Twilight of the Saints: Everyday Religion in Ottoman Syria and Palestine

By Commins, David | International Journal of Turkish Studies, January 1, 2015 | Go to article overview

Twilight of the Saints: Everyday Religion in Ottoman Syria and Palestine


Commins, David, International Journal of Turkish Studies


JAMES GREHAN, Twilight of the Saints: Everyday Religion in Ottoman Syria and Palestine (Oxford: Oxford University Press, 2014). Pp. 360. $74.00 cloth.

According to a secular conceit, religion is a vestige of the past, timeless and immune to historical change. That conceit is embedded in narratives about how the Middle East has been the scene of religious conflict for thousands of years, and therefore today's savage sectarian strife is natural, even inevitable. Twilight of the Saints offers a refreshing antidote to these clichés by offering a rich account of the religious practices and beliefs of ordinary villagers and townsmen in Ottoman Syria and Palestine, from the late 1600s to the early 1900s. By comparing the everyday religion of that era to present conceptions of religion, James Grehan shows that religion underwent such extensive transformation in the twentieth century that few monotheists today would recognize the beliefs and practices of their ancestors as belonging to their religion. Or, perhaps, modern monotheists would regard their ancestors' ways as corruptions of the original faith, caused by illiteracy and ignorance.

In Grehan's first monograph, Everyday Life and Consumer Culture in 18th-Century Damascus (Seattle: University of Washington Press, 2007), he demonstrated impressive diligence in assembling diverse literary and archival sources to depict diet, dress, and housing, and to place them in comparative context. One of his conclusions was that toiling for subsistence dominated lives and minds far more than religious concerns. By turning his attention to such concerns, this book picks up where the last one left off. To explore religion in the Syrian countryside, he draws on Muslim chroniclers and biographical dictionaries and on the accounts of Muslim and Western travelers from the late seventeenth to the early twentieth century. Those sources represent the outlook of an urban, literate minority. Therefore, they tend to skew our understanding of what religion was like for most people before deep social change, most saliently mass literacy, reshaped conceptions of religion. By deliberately seeking out testimony to practices rather than prescriptions for practices, Grehan reads the sources against the grain to produce a picture of religion very different from the one literate specialists considered a true expression of monotheism.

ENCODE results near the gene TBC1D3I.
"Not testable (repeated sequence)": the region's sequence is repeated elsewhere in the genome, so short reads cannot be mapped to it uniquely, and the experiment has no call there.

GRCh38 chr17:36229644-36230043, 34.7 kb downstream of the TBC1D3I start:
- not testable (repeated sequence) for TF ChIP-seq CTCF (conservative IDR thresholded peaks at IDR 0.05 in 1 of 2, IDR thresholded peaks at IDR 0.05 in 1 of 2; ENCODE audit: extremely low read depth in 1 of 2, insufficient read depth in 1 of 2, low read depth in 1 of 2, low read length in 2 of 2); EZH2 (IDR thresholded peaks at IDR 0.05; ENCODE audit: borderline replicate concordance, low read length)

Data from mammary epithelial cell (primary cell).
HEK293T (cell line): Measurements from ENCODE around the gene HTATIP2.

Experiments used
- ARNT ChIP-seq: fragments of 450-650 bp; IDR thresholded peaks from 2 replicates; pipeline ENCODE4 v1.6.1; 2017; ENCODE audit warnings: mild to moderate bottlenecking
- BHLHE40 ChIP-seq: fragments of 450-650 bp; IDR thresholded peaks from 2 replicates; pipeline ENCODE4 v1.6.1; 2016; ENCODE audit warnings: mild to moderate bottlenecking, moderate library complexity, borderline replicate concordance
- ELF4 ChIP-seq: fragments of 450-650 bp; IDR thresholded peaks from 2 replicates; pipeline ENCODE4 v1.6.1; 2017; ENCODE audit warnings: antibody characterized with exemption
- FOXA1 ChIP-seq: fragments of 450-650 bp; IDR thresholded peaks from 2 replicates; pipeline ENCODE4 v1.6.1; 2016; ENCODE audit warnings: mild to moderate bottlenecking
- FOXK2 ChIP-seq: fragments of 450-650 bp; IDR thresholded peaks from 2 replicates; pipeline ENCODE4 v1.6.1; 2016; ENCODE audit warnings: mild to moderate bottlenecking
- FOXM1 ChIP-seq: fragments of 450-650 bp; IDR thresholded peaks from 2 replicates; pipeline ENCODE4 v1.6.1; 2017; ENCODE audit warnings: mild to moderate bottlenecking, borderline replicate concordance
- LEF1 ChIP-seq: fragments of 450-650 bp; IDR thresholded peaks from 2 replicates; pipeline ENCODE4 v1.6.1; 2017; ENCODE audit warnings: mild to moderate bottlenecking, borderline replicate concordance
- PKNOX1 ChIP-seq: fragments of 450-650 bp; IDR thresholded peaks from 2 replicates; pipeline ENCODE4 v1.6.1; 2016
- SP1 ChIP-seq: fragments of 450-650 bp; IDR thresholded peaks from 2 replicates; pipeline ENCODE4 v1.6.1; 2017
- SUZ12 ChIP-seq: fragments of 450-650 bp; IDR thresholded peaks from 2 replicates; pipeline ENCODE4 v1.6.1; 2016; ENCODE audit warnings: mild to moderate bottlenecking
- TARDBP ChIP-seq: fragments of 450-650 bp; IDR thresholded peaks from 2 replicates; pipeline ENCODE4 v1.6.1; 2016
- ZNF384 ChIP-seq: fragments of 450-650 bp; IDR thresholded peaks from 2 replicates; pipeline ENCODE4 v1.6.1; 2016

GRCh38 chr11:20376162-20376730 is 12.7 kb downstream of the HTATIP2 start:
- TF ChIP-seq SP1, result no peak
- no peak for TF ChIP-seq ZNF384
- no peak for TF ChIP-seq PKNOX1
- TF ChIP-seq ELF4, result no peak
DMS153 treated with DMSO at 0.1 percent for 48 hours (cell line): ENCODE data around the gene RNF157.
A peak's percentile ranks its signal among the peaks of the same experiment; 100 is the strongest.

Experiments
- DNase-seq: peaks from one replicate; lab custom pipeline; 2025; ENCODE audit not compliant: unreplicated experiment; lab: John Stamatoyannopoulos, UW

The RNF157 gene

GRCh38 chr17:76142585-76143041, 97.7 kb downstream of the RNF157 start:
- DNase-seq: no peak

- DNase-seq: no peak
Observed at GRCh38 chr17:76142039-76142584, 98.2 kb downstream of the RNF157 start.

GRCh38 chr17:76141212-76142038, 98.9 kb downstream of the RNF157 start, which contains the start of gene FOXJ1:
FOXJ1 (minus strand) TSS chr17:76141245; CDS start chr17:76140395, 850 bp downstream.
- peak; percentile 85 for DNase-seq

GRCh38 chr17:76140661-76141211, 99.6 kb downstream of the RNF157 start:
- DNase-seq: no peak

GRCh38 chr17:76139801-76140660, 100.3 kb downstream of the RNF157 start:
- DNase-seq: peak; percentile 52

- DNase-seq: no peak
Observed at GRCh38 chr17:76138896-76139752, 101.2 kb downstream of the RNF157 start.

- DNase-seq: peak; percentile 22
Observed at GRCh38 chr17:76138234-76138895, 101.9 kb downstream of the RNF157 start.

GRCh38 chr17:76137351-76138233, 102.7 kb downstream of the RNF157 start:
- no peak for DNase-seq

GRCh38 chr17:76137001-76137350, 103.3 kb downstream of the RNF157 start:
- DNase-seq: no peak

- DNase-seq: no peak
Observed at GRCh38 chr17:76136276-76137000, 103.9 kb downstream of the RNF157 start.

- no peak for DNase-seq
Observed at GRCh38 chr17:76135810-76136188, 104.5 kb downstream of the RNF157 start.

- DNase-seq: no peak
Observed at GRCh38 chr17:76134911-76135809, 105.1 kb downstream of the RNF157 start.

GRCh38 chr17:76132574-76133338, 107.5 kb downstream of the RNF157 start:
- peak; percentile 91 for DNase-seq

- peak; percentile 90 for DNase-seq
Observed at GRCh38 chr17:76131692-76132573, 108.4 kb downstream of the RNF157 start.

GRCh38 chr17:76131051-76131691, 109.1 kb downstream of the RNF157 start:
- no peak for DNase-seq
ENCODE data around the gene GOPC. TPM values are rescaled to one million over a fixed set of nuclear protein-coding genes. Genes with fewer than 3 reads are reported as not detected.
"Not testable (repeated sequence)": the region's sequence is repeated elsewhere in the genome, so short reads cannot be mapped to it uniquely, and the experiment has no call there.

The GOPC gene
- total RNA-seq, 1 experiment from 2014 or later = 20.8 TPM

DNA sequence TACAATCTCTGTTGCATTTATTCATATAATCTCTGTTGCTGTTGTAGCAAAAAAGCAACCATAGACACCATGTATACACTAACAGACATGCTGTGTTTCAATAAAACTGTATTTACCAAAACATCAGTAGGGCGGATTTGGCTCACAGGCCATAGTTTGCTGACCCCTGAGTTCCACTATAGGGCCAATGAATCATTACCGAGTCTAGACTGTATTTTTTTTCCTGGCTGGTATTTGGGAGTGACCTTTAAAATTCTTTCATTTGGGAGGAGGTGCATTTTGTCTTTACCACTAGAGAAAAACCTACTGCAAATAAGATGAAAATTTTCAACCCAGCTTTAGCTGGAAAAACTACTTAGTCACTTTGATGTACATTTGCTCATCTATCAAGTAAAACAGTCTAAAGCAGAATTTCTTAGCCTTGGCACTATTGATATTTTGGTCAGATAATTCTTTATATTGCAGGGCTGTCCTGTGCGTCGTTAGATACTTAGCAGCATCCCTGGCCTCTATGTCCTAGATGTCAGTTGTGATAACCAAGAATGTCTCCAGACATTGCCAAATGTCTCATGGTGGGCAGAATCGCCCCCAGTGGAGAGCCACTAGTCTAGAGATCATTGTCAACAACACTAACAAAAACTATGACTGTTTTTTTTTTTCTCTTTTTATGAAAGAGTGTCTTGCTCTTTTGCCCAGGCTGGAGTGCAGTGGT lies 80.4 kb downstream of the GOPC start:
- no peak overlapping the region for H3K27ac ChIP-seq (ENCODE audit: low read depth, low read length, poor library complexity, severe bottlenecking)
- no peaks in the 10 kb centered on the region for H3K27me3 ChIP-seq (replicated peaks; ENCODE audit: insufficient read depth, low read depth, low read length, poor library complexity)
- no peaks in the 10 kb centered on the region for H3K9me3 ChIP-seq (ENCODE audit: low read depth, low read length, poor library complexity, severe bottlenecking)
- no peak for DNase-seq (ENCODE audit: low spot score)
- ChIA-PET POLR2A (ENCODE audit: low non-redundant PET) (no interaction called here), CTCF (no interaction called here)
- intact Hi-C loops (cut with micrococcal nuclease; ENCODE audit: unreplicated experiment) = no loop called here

To illustrate the limited reach of the influence wielded by educated men of religion before the twentieth century, Grehan opens the book with an inventory of buildings for worship (mosques, Sufi lodges, churches, monasteries, and synagogues) and a survey of the spatial distribution of specialists in the Sunni and Twelver Shiite scriptural traditions. For religious structures, he relied on the Ottoman yearbook for 1870/71. For Muslim religious specialists, he utilized biographical dictionaries of the twelfth and thirteenth hijri centuries. The survey reveals concentrations of structures and specialists in the cities and major towns. (The main text includes summary tabulations of religious structures and specialists, illustrated by maps; four appendices provide a detailed tabulation to the level of rural subdistricts.) Traces of literate religion were absent in vast stretches of the countryside because villagers were too poor to spare the labor and material for elaborate religious buildings, and they lived too close to the margin of subsistence to afford the luxury of schooling to attain literacy. Hence, the rural majority-eighty to ninety percent of the population-were outside the orbit of ulama, priests, and rabbis.

Having put the guardians of the textual tradition in their place, so to speak, the main chapters catalog holy places associated with prophets, saints, and spirits, as well as the beliefs and practices that dominated the countryside, prevailed among the illiterate majority of townsfolk, and formed part of the understanding of literate religious specialists. …

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